In April, Verizon joined the ranks of Apple, Samsung, Citi and other enterprises when it hired its first chief customer experience officer.
For the role, it tapped Disney and Capital One alum Scott Zimmer to help connect the dots between all channels that Verizon consumers come across.
Unlike CRM, which originated in the late ’90s as a database tool for sales reps to automate their leads, customer experience management later emerged to help companies oversee the life cycle of customer interactions.
“Certainly, omnichannel’s the buzzword, but the goal is to deeply understand how to best serve customers once and translate that experience across multiple touch points,” Zimmer said.
Zimmer’s role as Verizon’s conduit to the consumer falls somewhere between marketing and creative.
He spoke with AdExchanger about what a chief customer experience officer does and how the role is changing conventional marketing metrics.
AdExchanger: First, where does the chief customer experience officer sit in the Verizon org chart?
SCOTT ZIMMER: I report up to our CMO, Diego Scotti, and so does the rest of the classic marketing [organization], including advertising and brand management. One thing that’s unique about our approach is connecting everything a customer might learn about us when they’re a prospect to everything they might experience with us when they’re a customer.
Customer experience management or “customer journeying” has always sounded utopic. What’s the biggest barrier to making it happen?
What you’ll see in a lot of cultures is these different organizations can be rivals, and from the customer’s perspective, they just want to have a single relationship with the brand. They don’t expect there to be any evolution or change between the marketing messages or the actual experience, so we’re trying to connect those dots.
Andrew McKechnie, who joined us from Apple [as chief creative officer in February to run Verizon’s new in-house agency], also reports in to Diego. He and I are in lockstep ensuring there is a single customer journey.
Where do you start?
I can only comment on where I’m starting, which is really looking to understand all of the aspects of the Verizon businesses and viewing those through the context of the customer lens, which has multiple touch points. It’s really a team effort. There are groups across Verizon who have worked for some time to deliver the best customer experience. And my role is to bring folks together and ensure we’re creating a cohesive experience.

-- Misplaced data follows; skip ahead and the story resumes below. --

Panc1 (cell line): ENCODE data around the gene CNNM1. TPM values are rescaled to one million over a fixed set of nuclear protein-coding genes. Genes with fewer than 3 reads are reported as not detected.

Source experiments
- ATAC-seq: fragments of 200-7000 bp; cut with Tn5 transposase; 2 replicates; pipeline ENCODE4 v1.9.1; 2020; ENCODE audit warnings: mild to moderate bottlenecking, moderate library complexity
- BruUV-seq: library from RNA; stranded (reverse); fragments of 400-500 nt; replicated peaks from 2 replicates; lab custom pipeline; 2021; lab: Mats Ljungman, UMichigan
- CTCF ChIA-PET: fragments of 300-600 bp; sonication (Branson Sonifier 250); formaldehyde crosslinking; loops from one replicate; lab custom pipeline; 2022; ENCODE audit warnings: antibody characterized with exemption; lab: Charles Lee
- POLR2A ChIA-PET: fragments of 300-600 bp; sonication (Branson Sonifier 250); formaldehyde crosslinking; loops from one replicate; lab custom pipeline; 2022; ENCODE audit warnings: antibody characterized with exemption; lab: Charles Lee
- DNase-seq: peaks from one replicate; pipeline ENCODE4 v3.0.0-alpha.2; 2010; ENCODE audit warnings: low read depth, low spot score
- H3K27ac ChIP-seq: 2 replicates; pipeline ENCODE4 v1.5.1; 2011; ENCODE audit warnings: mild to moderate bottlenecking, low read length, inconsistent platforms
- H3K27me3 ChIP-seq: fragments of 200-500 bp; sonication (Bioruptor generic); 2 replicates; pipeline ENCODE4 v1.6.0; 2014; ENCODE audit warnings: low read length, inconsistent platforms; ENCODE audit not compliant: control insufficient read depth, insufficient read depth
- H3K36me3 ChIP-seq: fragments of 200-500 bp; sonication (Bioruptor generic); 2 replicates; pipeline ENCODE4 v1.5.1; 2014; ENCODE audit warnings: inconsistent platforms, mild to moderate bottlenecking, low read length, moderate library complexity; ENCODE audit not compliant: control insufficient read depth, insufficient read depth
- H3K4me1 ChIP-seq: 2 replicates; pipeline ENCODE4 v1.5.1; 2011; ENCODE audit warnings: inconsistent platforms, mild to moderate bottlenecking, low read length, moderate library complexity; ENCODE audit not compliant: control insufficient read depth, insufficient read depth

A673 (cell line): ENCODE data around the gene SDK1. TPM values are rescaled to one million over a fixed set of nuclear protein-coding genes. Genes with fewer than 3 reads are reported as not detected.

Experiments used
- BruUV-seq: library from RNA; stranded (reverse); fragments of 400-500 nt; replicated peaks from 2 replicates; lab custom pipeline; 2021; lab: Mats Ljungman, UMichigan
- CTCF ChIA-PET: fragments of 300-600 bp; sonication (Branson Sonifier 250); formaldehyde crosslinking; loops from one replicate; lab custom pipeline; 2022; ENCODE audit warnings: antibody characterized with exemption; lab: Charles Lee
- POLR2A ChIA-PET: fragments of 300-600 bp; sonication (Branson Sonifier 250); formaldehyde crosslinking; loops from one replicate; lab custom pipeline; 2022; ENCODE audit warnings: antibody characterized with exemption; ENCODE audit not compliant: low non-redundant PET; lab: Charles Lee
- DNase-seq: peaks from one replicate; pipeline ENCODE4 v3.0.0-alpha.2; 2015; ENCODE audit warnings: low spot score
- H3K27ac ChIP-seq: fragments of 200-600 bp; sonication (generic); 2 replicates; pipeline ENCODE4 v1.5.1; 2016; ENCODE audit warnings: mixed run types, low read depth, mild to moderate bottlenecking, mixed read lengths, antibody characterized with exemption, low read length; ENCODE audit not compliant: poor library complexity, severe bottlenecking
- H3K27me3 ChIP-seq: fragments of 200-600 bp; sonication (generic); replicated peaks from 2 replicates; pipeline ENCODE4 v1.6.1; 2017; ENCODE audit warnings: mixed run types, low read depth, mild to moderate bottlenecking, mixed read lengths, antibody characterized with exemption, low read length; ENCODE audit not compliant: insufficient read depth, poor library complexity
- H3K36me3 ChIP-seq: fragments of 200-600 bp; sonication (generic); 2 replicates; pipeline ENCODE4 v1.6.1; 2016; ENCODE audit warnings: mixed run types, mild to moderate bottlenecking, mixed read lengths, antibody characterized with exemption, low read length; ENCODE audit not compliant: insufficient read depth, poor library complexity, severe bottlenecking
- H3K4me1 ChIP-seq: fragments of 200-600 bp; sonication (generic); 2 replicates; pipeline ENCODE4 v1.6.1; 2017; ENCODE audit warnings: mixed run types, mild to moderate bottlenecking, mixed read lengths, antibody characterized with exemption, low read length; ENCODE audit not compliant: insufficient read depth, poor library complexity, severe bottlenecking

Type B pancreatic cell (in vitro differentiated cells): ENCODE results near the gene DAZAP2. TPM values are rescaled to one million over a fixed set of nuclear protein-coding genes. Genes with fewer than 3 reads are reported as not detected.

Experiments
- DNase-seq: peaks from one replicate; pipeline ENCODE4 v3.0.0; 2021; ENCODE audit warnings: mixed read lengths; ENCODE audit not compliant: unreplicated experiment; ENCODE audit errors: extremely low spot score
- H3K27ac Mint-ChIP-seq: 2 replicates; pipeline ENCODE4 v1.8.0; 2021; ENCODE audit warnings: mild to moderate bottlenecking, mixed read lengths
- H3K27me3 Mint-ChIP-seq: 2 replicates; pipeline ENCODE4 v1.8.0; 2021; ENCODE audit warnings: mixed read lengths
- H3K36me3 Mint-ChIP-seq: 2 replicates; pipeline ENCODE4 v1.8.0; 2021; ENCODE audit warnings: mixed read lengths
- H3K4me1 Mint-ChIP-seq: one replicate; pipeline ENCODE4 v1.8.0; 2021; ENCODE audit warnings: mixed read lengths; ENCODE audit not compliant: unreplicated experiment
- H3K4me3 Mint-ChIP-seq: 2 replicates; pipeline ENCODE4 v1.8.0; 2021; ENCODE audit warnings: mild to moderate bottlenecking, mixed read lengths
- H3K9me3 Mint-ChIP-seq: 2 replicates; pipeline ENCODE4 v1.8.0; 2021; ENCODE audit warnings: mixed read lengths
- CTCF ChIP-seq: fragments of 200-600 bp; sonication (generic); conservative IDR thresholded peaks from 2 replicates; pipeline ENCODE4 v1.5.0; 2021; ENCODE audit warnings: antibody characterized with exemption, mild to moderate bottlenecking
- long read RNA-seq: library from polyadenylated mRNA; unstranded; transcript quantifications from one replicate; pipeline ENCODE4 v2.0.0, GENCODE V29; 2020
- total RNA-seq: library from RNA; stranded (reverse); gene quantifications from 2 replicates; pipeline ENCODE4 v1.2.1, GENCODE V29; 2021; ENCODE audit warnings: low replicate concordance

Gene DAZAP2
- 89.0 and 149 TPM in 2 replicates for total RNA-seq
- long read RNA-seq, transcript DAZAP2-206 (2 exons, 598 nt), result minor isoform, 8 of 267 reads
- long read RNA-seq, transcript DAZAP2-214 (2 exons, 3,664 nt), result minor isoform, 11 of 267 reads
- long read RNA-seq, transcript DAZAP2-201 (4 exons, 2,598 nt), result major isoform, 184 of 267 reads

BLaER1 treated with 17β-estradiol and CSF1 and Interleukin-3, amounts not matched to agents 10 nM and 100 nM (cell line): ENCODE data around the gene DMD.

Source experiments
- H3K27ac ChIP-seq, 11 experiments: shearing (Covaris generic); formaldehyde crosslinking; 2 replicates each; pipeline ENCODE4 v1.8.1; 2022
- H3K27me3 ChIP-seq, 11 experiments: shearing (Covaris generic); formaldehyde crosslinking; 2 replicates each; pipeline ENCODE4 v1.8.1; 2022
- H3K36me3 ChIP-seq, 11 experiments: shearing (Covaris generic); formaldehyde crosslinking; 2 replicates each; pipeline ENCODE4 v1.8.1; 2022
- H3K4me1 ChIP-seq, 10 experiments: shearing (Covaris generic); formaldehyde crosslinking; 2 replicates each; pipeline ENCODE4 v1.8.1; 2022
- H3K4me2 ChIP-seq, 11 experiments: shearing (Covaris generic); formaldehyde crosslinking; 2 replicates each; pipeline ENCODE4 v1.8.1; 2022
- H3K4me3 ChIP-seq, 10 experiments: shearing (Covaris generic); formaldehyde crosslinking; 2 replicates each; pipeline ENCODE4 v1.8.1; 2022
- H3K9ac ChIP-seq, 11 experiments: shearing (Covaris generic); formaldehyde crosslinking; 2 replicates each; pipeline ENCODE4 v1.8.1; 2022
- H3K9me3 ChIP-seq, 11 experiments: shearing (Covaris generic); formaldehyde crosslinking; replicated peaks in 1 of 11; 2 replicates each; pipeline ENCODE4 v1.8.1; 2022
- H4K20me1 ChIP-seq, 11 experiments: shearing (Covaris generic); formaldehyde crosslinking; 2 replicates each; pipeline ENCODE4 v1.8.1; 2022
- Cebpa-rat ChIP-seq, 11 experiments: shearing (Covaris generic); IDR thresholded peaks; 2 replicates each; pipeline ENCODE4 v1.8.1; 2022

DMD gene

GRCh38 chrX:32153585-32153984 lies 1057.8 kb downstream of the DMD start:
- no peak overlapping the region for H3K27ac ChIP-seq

Do you work with Verizon’s agencies?
There’s two sides of our agency relationships as it pertains to the CMO organization. One side is advertising and paid media spend, which John [Nitti, Verizon’s chief media officer,] is deeply involved with. And the other side is the relationships we manage as we build out various aspects of customer experience, which is my team’s scope.
Why are enterprises doubling down on chief experience officers and emphasizing design thinking?
I think it’s part of a cultural evolution happening in a lot of American companies right now and something Verizon has a lot of respect for. The key thing about design thinking is it starts with customer empathy and really understanding where your customer is before determining the best way to evolve the experience.
It’s an area where I have a lot of depth and experience. We already had an emphasis on design thinking, and I’m just looking to catalyze it even further.
What does your team do?
Tools like journey mapping are really important because they help us ensure the experience a customer has with us is cohesive. Design thinking can really help when we’re thinking about how to evolve a touch point or channel to serve our customers better.
And, certainly, measurement is something you’ll hear a lot about from companies that are leaning into customer experience. While it’s typical in businesses to have strong measurement around marketing ROI, improving measurement around experience ROI is a big focus of my new team.
What does experience measurement consist of?
We’re identifying new ways to measure the impact we’re having with customers beyond the classic thing like sales. For instance, a customer may come in to get help or for general knowledge at one of our new next-gen retail stores, so we’re trying to develop ways to understand how we gauge the success of those endeavors in addition to classic business metrics.
Interview has been condensed and edited.